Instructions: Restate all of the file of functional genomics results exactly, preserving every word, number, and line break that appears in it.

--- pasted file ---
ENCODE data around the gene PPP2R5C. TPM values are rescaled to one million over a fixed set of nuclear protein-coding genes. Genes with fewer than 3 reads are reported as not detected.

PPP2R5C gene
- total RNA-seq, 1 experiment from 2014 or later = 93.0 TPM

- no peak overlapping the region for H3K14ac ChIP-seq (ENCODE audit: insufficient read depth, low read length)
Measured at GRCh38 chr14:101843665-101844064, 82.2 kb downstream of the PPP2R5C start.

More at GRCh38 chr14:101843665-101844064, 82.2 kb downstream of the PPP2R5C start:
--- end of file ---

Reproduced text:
ENCODE data around the gene PPP2R5C. TPM values are rescaled to one million over a fixed set of nuclear protein-coding genes. Genes with fewer than 3 reads are reported as not detected.

PPP2R5C gene
- total RNA-seq, 1 experiment from 2014 or later = 93.0 TPM

- no peak overlapping the region for H3K14ac ChIP-seq (ENCODE audit: insufficient read depth, low read length)
Measured at GRCh38 chr14:101843665-101844064, 82.2 kb downstream of the PPP2R5C start.

More at GRCh38 chr14:101843665-101844064, 82.2 kb downstream of the PPP2R5C start: